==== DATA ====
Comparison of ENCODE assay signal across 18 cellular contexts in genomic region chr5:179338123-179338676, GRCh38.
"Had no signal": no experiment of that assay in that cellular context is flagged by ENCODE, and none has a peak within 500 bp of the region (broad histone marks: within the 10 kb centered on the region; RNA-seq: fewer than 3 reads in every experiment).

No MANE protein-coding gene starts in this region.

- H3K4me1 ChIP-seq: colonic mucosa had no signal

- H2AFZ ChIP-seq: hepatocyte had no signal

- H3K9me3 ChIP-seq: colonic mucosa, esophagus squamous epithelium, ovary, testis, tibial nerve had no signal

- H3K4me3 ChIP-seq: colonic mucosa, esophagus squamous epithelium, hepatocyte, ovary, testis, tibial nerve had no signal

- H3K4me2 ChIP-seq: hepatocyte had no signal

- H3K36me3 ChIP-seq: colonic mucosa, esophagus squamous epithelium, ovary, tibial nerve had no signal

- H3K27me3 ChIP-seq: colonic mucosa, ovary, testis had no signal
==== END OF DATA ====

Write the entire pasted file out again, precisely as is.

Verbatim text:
Comparison of ENCODE assay signal across 18 cellular contexts in genomic region chr5:179338123-179338676, GRCh38.
"Had no signal": no experiment of that assay in that cellular context is flagged by ENCODE, and none has a peak within 500 bp of the region (broad histone marks: within the 10 kb centered on the region; RNA-seq: fewer than 3 reads in every experiment).

No MANE protein-coding gene starts in this region.

- H3K4me1 ChIP-seq: colonic mucosa had no signal

- H2AFZ ChIP-seq: hepatocyte had no signal

- H3K9me3 ChIP-seq: colonic mucosa, esophagus squamous epithelium, ovary, testis, tibial nerve had no signal

- H3K4me3 ChIP-seq: colonic mucosa, esophagus squamous epithelium, hepatocyte, ovary, testis, tibial nerve had no signal

- H3K4me2 ChIP-seq: hepatocyte had no signal

- H3K36me3 ChIP-seq: colonic mucosa, esophagus squamous epithelium, ovary, tibial nerve had no signal

- H3K27me3 ChIP-seq: colonic mucosa, ovary, testis had no signal